LEXINGTON, Ky. (March 10, 2023) — To reinforce classroom learning of the Asia: The Next Theater of Great Power Politics course, University of Kentucky Lewis Honors College lecturer Nazmus Sakib held a simulation of the U.S. President’s National Security Council on “Restarting Bilateral Nuclear Dialogue Between the U.S. and China” on campus this past weekend. The simulation participants emphasized U.N.-moderated dialogue between the U.S. and China. In addition to strengthening trust between the two nations, students also focused on reducing the threat of nuclear escalation, green energy and cultural exchange.
One of the primary objectives of the simulation was to strengthen student awareness of the role nuclear weapons play in global security and power structures.
“I did not realize before how difficult it will be to come to a solution with the U.S.-China nuclear relations. There are so many things to disagree on; there is no easy answer to so many questions,” said Clark Mattox, a Lewis Honors student majoring in environmental and sustainability studies.
The simulation also helped enhance their understanding of different perspectives and frameworks in international relations.
“Having everyone take on a specific role, with their own motives and goals, made me realize how many different perspectives there are and how they are not necessarily wrong, but they just have different objectives to achieve,” said Sarah McClellan, a Lewis Honors student majoring in political science.
The students acted as members of the president’s National Security Council, learning to apply international relationship concepts to practical situations.
“I did not know how tedious the policymaking process can be with the interaction of so many different departments. It changed my views on how tedious the policymaking world can be,” said Michaela Findley, a Lewis Honors student majoring in political science. “Personally, I was not knowledgeable about the issues before. It was nice to have a clear understanding by working with others who knew more. I feel like I can now sit down and have a conversation with someone about it. That was nice.”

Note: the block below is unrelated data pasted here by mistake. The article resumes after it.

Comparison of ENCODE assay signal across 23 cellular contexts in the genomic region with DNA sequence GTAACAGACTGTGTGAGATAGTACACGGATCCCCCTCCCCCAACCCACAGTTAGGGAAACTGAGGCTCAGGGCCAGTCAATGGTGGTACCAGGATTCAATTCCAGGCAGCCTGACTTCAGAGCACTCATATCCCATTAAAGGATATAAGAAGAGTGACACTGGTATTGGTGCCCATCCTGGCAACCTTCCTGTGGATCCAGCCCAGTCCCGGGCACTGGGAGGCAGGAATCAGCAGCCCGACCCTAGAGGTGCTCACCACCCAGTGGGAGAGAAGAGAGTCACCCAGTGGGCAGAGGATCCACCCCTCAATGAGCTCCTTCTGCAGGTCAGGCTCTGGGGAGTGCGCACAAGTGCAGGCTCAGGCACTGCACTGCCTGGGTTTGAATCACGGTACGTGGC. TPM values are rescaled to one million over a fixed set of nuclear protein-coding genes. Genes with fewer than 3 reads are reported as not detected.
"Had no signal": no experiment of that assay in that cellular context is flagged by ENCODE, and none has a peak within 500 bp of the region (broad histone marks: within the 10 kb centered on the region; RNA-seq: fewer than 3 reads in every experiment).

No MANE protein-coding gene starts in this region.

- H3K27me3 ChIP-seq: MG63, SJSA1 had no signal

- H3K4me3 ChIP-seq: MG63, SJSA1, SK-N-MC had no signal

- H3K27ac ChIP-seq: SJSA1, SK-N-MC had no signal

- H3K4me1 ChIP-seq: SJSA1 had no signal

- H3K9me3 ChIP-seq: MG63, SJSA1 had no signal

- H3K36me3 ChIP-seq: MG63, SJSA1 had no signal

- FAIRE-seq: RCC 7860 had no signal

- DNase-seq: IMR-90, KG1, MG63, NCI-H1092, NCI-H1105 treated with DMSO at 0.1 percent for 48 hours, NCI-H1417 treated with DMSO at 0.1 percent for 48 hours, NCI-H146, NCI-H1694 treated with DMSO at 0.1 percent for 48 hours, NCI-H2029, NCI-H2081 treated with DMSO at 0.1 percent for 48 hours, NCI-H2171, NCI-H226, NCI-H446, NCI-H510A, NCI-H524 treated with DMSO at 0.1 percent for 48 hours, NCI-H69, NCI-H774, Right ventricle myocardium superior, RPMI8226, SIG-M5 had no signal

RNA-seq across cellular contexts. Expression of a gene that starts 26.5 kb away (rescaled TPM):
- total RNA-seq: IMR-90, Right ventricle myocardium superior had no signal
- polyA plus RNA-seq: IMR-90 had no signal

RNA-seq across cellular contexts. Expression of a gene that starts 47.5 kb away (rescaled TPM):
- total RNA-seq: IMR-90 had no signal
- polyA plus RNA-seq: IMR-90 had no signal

Patterson School of Diplomacy and International Commerce Associate Professor Gregory Hall co-moderated the event. As a member of the U.S. Secretary of State’s International Security Advisory Board, Hall was honored to utilize his expertise to introduce a deeper understanding of the complexities of international diplomacy.
“I was impressed with the level of engagement displayed by the honors students throughout the simulation, especially given their diverse background,” Hall said.
A group of graduate Patterson School students — Sarahi Castillo, Kayden Jenson and William Lucht — assisted with the simulation.
The Lewis Honors College and the Patterson School of Diplomacy and Commerce are already planning to organize similar events in the future to provide students with more opportunities to apply their knowledge in practical situations.
Daisy Alliance, a nonprofit organization that works to reframe public discourse on nuclear weapons by emphasizing the humanitarian consequences of nuclear war, partnered on this event.
The University of Kentucky Lewis Honors College provides an alternative course of instruction for outstanding, highly motivated students from all programs of study. Honors students are diverse, innovative, intellectually engaged and interested in creative thought. Lewis Honors students are expected to be citizens of their university and their world, and to possess an inquisitive attitude toward a wide range of ideas and intellectual concepts.
With a tradition of leadership and innovation, and a commitment to excellence, the University of Kentucky Patterson School of Diplomacy and International Commerce is keenly focused on what will be required to prepare international policymakers to meet the demands of the 21st century. The program is guided by James Patterson’s visionary approach to the integrated study of diplomacy and international commerce.
As the state’s flagship, land-grant institution, the University of Kentucky exists to advance the Commonwealth. We do that by preparing the next generation of leaders — placing students at the heart of everything we do — and transforming the lives of Kentuckians through education, research and creative work, service and health care. We pride ourselves on being a catalyst for breakthroughs and a force for healing, a place where ingenuity unfolds. It’s all made possible by our people — visionaries, disruptors and pioneers — who make up 200 academic programs, a $501 million research and development enterprise and a world-class medical center, all on one campus.
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